Therapeutic support can and does break that cycle, helping the carer come to terms with their own feelings and fears. They are funded half by contracts with statutory service providers and half by fundraising efforts. Pips work because they are set up and run by local people within their community.

Bonding With Your Baby

Oxpip and Norpip each have a board of volunteer trustees, who give time, money and knowledge to establishing and developing the service. Oxpip has developed excellent training programmes that teach professionals to spot early attachment problems as well as train parent-infant psychotherapists. Pips can determine their own fate.

They accept self referrals from sometimes desperate parents, from health visitors and midwives who are key to identifying problems early, and also from social workers who deal with the most difficult and unhappy cases.

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They negotiate contracts to take referrals from different organisations, from the county council to the GP commissioners to children's centres. Earlier this year, I hosted jointly with the University of Northampton a major conference on Pips. I was delighted to announce that we will be establishing a new charitable foundation, Parent Infant Partnership UK — Pip UK for short — which will provide co-funding and practical support to those local authority areas that wish to establish their own early-years service.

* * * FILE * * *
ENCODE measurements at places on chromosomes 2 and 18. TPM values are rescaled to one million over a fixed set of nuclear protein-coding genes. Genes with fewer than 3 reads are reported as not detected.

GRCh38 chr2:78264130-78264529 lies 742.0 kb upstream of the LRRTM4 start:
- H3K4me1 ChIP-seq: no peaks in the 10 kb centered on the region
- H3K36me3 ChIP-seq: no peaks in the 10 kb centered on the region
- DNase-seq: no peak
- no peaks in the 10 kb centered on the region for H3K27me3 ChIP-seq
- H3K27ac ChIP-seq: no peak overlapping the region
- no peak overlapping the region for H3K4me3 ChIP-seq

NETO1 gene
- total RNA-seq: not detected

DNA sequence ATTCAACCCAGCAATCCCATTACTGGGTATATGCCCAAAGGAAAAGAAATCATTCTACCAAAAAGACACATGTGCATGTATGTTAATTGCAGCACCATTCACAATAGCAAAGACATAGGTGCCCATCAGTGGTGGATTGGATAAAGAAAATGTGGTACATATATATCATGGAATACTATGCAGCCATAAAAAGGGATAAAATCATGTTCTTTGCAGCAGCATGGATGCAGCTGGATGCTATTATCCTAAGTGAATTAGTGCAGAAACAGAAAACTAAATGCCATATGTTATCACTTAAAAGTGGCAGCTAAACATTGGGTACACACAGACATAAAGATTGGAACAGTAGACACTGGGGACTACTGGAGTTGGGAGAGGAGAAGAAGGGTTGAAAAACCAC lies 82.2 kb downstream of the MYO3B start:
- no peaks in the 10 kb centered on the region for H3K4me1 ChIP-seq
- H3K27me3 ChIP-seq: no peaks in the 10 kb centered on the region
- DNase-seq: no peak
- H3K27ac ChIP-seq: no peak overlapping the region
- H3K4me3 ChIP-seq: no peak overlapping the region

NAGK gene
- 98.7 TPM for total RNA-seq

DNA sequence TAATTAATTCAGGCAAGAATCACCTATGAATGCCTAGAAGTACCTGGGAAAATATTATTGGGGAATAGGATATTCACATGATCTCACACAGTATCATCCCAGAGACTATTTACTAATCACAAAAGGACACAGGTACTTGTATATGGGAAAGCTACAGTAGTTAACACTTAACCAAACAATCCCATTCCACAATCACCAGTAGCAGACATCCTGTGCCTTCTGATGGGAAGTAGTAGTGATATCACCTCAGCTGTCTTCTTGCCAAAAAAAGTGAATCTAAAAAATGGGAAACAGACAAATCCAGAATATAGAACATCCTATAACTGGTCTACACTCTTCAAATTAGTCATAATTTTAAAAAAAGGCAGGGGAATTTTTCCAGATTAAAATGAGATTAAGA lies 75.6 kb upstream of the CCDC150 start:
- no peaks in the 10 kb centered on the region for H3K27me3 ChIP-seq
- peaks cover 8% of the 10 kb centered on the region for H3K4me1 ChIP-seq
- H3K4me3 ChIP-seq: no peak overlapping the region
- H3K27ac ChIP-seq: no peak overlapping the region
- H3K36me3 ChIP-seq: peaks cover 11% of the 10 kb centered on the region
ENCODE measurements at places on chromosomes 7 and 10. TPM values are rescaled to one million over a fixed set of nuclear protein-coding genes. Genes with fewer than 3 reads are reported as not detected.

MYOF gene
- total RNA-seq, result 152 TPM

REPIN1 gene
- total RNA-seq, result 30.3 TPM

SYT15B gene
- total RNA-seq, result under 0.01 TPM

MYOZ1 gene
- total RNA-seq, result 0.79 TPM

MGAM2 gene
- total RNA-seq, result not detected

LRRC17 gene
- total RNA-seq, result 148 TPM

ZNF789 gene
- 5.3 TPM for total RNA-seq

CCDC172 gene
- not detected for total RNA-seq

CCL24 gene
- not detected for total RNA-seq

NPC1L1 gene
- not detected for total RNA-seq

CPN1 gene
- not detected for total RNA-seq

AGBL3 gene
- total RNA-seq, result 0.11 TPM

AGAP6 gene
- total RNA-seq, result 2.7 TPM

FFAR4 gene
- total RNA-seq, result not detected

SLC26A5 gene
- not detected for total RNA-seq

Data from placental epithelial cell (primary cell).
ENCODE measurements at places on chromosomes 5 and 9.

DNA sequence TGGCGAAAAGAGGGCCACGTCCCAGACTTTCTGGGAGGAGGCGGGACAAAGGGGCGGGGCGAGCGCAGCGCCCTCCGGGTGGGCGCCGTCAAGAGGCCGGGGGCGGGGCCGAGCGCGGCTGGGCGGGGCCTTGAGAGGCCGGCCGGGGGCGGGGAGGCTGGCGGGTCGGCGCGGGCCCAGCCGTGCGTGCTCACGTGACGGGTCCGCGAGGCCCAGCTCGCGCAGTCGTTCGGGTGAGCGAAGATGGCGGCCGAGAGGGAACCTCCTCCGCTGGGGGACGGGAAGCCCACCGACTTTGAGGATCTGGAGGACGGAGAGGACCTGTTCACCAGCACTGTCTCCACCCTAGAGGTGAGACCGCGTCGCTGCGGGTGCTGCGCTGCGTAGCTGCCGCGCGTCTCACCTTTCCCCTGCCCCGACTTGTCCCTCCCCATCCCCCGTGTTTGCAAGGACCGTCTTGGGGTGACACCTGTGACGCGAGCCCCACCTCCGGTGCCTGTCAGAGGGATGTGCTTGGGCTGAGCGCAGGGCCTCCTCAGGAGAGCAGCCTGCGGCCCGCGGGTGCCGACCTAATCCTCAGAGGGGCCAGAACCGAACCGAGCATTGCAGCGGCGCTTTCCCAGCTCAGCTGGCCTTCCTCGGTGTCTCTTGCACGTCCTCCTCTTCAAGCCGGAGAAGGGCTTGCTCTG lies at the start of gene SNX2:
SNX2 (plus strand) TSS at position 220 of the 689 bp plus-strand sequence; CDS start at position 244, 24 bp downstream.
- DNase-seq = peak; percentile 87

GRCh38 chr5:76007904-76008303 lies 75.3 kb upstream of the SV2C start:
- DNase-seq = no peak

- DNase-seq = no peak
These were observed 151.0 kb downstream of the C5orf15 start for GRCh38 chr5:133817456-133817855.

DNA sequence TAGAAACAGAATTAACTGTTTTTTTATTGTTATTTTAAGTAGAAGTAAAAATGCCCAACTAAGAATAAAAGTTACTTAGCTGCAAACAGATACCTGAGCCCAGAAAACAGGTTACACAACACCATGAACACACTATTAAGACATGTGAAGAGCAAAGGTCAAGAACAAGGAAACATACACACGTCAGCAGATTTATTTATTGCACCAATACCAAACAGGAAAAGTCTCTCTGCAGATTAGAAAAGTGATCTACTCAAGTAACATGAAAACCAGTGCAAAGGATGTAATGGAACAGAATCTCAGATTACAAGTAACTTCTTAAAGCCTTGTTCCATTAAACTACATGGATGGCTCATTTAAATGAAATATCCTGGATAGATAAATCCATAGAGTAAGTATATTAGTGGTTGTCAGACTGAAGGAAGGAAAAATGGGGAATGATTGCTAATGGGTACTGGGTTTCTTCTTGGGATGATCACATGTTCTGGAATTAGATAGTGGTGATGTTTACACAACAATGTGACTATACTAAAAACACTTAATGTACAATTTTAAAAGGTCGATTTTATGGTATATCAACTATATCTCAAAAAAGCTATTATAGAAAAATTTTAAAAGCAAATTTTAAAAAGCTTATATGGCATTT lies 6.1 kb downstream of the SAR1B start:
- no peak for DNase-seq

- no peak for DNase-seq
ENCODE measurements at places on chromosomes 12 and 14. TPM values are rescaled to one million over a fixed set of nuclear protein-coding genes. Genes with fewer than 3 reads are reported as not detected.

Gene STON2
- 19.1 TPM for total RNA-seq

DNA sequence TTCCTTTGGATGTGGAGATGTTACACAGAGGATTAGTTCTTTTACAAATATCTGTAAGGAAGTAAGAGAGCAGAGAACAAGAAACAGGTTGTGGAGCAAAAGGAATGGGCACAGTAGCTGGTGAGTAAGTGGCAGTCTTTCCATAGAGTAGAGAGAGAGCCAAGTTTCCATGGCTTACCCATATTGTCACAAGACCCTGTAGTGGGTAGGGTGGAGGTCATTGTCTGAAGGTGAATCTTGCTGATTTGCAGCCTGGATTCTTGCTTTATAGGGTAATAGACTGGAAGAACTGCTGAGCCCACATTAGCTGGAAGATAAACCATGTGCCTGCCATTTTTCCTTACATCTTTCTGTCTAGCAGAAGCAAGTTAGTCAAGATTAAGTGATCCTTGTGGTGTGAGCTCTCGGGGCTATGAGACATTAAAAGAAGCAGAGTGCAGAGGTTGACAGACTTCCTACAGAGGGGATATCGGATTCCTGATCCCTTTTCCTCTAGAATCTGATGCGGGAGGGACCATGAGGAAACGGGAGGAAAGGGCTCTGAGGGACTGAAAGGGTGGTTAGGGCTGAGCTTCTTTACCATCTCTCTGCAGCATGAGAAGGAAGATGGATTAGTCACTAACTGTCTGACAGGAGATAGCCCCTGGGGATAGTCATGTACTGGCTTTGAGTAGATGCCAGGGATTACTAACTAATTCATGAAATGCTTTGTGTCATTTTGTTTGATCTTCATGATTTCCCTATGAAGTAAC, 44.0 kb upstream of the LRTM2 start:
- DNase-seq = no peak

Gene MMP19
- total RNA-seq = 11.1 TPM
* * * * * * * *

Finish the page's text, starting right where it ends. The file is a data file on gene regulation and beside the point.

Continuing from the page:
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Several of my MP colleagues have already expressed an interest in learning more about the Pip model. The University of Northampton has created a Pip toolkit — a guide to how to establish a Pip. Pips are, of course, not the only model for delivering therapeutic support to struggling families. What is clear to all those involved in supporting the earliest relationships is that the awareness of the critical period from conception to age two is not widely understood in our NHS and public services.